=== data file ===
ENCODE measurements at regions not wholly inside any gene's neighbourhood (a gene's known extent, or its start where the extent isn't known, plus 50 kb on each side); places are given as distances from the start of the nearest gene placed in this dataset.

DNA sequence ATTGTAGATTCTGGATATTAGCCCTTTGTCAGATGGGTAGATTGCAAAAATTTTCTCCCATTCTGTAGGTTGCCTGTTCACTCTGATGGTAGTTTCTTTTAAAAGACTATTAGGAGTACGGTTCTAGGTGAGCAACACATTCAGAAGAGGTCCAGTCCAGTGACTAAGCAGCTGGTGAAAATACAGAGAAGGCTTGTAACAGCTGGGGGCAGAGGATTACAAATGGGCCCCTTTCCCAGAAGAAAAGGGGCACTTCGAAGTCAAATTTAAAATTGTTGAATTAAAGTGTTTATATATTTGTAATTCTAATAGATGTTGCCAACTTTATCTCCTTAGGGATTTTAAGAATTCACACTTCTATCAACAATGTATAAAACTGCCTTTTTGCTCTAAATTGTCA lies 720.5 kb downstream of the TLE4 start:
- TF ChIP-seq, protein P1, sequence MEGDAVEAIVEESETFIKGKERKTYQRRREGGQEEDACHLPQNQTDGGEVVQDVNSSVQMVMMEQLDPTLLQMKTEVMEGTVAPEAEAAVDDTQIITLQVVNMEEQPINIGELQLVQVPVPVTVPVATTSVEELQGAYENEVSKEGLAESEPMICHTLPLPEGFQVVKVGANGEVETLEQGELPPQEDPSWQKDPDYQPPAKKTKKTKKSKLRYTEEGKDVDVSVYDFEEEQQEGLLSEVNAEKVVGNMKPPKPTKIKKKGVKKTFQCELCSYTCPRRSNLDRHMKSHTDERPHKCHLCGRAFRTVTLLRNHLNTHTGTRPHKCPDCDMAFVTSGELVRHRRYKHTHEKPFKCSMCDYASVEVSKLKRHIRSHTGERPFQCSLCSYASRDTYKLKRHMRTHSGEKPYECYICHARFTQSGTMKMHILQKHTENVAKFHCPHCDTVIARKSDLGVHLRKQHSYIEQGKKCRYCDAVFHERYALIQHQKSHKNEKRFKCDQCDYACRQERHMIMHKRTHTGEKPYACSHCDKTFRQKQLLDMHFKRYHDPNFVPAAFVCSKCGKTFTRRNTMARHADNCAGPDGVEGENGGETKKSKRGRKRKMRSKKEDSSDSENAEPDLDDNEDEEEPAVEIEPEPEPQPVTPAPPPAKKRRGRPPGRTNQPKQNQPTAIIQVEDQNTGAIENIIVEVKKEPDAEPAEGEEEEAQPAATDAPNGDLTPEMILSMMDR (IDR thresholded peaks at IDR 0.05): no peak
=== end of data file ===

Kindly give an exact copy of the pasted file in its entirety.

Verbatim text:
ENCODE measurements at regions not wholly inside any gene's neighbourhood (a gene's known extent, or its start where the extent isn't known, plus 50 kb on each side); places are given as distances from the start of the nearest gene placed in this dataset.

DNA sequence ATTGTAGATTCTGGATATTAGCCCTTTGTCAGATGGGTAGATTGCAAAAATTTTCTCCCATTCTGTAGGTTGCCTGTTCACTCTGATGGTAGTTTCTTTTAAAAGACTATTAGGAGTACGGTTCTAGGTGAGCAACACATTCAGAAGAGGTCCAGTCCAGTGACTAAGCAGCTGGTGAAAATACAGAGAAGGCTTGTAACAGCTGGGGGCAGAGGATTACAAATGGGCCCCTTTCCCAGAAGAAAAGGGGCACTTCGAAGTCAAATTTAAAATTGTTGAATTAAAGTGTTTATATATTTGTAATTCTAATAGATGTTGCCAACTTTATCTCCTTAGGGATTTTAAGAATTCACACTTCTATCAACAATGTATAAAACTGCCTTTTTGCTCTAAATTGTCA lies 720.5 kb downstream of the TLE4 start:
- TF ChIP-seq, protein P1, sequence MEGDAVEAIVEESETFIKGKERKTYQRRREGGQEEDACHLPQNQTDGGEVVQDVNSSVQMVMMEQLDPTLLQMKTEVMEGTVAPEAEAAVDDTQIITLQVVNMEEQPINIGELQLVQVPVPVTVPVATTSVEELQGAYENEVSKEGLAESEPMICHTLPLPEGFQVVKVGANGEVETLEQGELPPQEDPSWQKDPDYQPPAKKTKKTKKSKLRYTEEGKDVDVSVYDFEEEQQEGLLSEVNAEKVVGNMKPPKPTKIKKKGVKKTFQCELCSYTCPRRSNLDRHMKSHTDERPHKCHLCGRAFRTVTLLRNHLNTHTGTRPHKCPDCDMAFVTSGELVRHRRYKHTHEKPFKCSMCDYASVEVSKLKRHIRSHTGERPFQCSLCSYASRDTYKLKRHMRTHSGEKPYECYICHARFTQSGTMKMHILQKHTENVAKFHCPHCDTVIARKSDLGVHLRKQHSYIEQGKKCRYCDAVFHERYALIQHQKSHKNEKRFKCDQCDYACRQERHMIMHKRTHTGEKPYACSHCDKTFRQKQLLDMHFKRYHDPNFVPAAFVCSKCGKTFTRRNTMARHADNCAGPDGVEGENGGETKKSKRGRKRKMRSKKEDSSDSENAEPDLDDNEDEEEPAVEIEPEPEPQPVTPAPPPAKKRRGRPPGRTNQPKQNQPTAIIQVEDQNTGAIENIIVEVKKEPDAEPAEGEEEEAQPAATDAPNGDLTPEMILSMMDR (IDR thresholded peaks at IDR 0.05): no peak